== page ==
Solitude, vulnerability, and quest. Wilderness is the place that all the power and position of Luke’s “who’s who” list gets stripped away. The place where we are forced to confront our own fragility. The place where we feel most alone, and also most aware of how dangerous it is to be alone. But that solitude and vulnerability have a purpose, a quest. They empower a mission that is about “preparing the way,” about opening the path to God.
John’s message in the wilderness repeats the prophecy of Isaiah that promises a way will be opened in the wilderness for God’s exiled people to return home.
The “way” that John is talking about is not a physical path through the desert. But the context for the message is still the wilderness.
Most of us probably avoid true wildernesses, places of scarcity, isolation, and hunger. But New Testament Professor Michal Beth Dinkler makes the point that John grew up in the desert. That’s where Luke left off John’s story in Luke 1:80:
“ ‘The child [John] grew and became strong in spirit, and he was in the wilderness until the day he appeared publicly to Israel.’ John… does not simply appear one day in the desert. Luke suggests that his growth and spiritual strength actually develop there.”
It was in the wilderness that John learned it is GOD who provides for our needs. That whatever hills or valleys appear to block our way, God can smooth the path; “Every valley shall be filled, and every mountain and hill shall be made low, and the crooked shall be made straight, and the rough ways made smooth (Luke 3:5)."
In the shadow of violence and death, and in the wilderness of isolation and scarcity, God promises to open a way. And it’s a way that leads to salvation. “All flesh shall see the salvation of God.” (Luke 3:6).
One commentator writes about this last verse in the reading “this statement is quite a claim. One wonders what it meant…” It could be referring to the end of time, when God’s kingdom comes in fullness, and God’s truth is finally seen by all people… But that reading suggests a spiritualize meaning, and Luke’s quotation from the prophet changes Isaiah’s “all people” to “all flesh.” It’s as though Luke wants to make the point that he’s talking about the embodied reality of human life, not just the spiritual afterlife.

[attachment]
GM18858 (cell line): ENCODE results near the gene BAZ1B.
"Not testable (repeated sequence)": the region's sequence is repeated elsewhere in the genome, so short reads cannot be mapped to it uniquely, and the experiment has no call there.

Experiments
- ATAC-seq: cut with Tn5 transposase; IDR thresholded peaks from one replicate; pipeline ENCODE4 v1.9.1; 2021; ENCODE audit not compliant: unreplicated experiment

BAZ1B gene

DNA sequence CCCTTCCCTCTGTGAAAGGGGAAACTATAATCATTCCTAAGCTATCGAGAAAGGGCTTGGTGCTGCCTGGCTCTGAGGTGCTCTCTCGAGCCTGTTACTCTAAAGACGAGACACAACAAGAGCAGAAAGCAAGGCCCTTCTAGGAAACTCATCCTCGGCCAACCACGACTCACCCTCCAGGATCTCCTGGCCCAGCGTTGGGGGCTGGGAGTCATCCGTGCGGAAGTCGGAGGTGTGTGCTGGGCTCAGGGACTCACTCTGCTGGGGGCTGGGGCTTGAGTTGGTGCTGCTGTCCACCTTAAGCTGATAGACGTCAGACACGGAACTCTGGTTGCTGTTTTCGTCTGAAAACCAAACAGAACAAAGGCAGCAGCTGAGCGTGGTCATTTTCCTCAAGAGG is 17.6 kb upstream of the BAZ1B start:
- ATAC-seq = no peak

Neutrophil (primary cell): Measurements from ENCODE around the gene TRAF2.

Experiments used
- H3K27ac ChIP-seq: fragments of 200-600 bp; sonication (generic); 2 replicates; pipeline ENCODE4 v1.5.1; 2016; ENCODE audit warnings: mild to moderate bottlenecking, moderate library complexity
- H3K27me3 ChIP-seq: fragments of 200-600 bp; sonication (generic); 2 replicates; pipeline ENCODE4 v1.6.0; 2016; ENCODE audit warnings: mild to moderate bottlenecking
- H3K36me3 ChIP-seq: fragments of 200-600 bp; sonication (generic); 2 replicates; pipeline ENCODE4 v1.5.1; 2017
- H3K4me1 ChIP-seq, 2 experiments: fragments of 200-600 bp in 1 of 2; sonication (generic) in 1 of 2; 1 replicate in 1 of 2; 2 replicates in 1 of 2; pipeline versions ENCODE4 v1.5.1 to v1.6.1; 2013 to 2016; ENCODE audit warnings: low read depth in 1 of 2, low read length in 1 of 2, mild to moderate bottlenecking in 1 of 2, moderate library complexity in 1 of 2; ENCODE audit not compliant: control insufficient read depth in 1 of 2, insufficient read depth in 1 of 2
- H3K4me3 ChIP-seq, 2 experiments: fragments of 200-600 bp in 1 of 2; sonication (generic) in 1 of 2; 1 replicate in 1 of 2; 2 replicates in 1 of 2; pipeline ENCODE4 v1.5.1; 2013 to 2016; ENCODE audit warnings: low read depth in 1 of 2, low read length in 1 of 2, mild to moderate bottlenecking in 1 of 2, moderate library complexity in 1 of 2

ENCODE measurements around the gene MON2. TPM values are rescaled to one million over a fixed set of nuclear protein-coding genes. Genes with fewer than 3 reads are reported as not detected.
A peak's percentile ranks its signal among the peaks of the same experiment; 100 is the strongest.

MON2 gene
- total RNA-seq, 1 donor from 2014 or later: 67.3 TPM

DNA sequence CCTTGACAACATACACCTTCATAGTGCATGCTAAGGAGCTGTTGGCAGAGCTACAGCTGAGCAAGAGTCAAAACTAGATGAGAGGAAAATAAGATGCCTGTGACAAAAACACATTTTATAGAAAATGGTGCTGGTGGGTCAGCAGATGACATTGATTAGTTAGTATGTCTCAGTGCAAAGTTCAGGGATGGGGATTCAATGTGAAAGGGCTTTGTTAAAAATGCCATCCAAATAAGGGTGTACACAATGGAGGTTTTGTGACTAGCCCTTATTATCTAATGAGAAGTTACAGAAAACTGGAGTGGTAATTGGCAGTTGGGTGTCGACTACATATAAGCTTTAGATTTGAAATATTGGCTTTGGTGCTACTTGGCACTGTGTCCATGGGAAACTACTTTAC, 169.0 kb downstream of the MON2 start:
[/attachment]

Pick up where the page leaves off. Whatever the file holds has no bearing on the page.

The message that John proclaims in the wilderness is a message of salvation that matters, here and now. In the shadow of seemingly unchallengeable powers, In the wild, barren wilderness where we feel most alone and vulnerable.
Because, John’s proclamation is preparing the way for Jesus.
The six verses in our reading today don’t spell out what is means to see the salvation of God. That’s the job of Luke’s whole gospel (not to mention the sequel of Acts). But they do give us the set-up. They tell us that God’s will is to make a way. To offer forgiveness. To show us salvation. And the story of Jesus picks up from there.
So, what does all this mean for us? What are the lessons I promised that will guide us as we answer the call to witness? I see at least three:
Being a witness is not about power or influence. (In fact, we might do well to be suspicious of the shadows that often comes with power). It’s about bringing a light into the shadow.
It’s in the wilderness, where we feel most vulnerable that God forms and prepares us, because that’s where we learn to trust in God, and recognize the path that leads to life.
The message God has given us to share matters, because it opens the path to see God’s salvation! In the end, the important thing about this story isn’t about the messenger… it’s about the message. The message of God’s forgiveness and salvation. The message that God has reached out to all flesh through Jesus.
And when we share the stories of how God has brought a light to the shadow, or opened a path in the wilderness for us, we too share the mission of “preparing the way of the Lord.”
Thanks be to God.
 Amy-Jill Levine & Ben Witherington III, The Gospel of Luke: New Cambridge Bible Commentary, Cambridge: University Press (2018), p. 79.
 This reading is presented in Amy-Jill Levine & Ben Witherington III, The Gospel of Luke: New Cambridge Bible Commentary, Cambridge: University Press (2018), p. 79-81.`
 Brene Brown, Braving the Wilderness, New York: Random House (2017) p. 36.
 D. Mark Davis. http://leftbehindandlovingit.blogspot.com/2012/12/all-flesh-shall-see-salvation-of-god.html